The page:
Technology to tackle dyslexia


A new solution for reading problems involves no reading at all, reports Alan Hope

“If a person does not rest his eye on a word for at least one third of a second he cannot read the word”

Two Israeli inventors have developed a system that can dramatically improve the reading abilities of children with dyslexia in only six weeks. But according to the man who’s trying to bring the system to market, conventional educators are offering “nothing but resistance”.

The BrightStar Reader was developed by Saul Kullok and his son Jose, and is a deceptively simple system using computer games to train children’s brains to overcome the basic problems which give rise to dyslexia, but which can also be used to tackle other learning difficulties involving reading. Oddly, perhaps, the computer games are designed not to be too exciting. Odder still, this solution to reading problems involves no reading at all.


img1633The technology, according to Hans Wackwitz, a Dutchman now living in Brussels who was so impressed by the system he bought the licence to market it, “is a feedback system which strengthens neural pathways between the two brain halves, and trains the eye to become more still. If a person does not rest his eye on a word for at least one third of a second he cannot read the word.”

Wackwitz is a venture capitalist, but his interest in BrightStar arose from a more personal experience. “I got into it because my oldest son is dyslexic, though that’s a few years ago now. Because we live in Brussels, my son at age nine had to go to a specialised boarding school in the UK. When I finished high school my parents sent me to boarding school for a year because they thought I was too young for university. When I came out I said to myself, I will never send my children to boarding school. But I had to with my nine-year-old, and it broke my heart. He lived at the school for three years and only then I came in contact with this technology. In his third year, I brought the technology to the school, we put 30 kids through the process, and at the end of that year I could take him home.”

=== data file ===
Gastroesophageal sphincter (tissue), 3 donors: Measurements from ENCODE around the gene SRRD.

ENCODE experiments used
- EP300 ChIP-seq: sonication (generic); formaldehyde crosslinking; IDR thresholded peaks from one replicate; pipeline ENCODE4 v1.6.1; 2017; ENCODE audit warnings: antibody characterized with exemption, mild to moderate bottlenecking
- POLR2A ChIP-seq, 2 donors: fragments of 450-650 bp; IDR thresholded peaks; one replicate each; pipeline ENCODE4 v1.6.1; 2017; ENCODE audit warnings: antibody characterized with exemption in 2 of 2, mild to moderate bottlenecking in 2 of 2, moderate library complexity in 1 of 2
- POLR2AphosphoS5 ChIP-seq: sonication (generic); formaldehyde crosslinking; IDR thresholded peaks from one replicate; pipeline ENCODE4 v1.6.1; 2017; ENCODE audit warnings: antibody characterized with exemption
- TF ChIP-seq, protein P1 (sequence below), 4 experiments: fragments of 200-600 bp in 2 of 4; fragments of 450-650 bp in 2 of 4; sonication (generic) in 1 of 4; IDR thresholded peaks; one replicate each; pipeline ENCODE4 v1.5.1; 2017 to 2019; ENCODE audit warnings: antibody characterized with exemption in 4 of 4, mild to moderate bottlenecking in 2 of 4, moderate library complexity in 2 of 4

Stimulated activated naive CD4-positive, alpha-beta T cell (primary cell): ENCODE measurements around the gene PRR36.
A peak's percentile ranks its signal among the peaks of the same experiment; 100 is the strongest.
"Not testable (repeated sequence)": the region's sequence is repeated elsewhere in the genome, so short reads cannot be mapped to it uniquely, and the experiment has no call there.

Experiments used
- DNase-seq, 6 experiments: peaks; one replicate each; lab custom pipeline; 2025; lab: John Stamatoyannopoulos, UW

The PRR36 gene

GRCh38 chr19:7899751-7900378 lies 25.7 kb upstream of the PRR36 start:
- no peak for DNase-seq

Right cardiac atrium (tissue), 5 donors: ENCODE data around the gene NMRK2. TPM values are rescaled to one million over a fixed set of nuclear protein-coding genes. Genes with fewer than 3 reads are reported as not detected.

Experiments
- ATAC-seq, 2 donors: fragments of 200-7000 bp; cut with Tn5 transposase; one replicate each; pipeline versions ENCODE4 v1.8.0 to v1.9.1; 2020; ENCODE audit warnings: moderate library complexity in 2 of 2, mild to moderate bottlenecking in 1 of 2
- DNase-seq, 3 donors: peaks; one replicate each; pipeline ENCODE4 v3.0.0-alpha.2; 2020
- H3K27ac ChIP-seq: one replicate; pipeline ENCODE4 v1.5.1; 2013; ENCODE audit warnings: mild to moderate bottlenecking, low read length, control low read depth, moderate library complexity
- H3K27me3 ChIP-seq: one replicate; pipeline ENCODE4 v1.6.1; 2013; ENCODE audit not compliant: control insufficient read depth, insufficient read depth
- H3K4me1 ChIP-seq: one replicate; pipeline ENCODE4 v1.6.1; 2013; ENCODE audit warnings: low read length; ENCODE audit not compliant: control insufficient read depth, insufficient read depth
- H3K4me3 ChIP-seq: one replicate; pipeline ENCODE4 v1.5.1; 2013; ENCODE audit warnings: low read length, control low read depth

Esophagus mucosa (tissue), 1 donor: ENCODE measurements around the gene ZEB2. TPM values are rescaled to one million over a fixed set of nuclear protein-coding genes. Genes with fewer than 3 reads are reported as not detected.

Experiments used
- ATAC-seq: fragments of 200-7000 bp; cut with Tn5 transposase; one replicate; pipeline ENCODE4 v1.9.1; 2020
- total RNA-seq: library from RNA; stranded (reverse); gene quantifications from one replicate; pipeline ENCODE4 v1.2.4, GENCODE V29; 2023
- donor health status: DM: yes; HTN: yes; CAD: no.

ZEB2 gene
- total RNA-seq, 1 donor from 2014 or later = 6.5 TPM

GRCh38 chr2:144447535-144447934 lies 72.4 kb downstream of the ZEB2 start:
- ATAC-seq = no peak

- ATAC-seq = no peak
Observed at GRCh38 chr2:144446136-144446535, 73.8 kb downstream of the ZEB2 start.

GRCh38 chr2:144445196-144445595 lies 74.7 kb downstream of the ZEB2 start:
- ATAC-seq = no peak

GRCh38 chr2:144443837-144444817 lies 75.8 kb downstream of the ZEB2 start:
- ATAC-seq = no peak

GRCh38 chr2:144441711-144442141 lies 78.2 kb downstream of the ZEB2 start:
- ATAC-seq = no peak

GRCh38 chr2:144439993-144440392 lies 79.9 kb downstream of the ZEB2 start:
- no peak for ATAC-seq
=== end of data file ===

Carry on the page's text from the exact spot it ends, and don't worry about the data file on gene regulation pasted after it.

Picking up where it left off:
The technology was originally a package of computer software, but has now moved onto the Internet. The essence of the programme, however, hasn’t substantially changed. The game has two parts. In one, you try to steer a car along a winding road, while the software measures your accuracy. In the other, a grid of squares is lit up by a flashing light on which you need to concentrate, while a sign telling you to press (or not press) the space-bar appears from time to time, and your reaction time is measured. Both parts of the game are designed not to be as exciting as you might expect computer games for kids to be.

Remarkably, the developers claim the system can produce results in only eight 12-minute sessions. British Olympic swimmer Duncan Goodhew, who is vice-president of the Dyslexia Institute and has the condition himself, tried the system out and later declared: “Unless you have driven in fog, you don’t know what fog is like. Dyslexia is a bit like fog. I’ve had a massive improvement and I feel very comfortable from that point of view.”

Adults, then, may also benefit, although their brains are less flexible than those of children. “They are less plastic, but you can still teach an old dog new tricks,” says Wackwitz.


The results reported by the makers are impressive: children who have followed the system in controlled tests showed advancement of between seven and 18 months in their age-equivalency scores, depending on the reading scale used. But getting the scores is a lot simpler than convincing the educational establishment to adopt the technology.

“Yes, there has been resistance,” Wackwitz says. “Why? Because it’s at the crossroads between health, medicine and education, and all of those sectors are very, very conservative. Yes, there is resistance; remedial teachers for example see it as a threat. But we will get there, there’s no doubt.”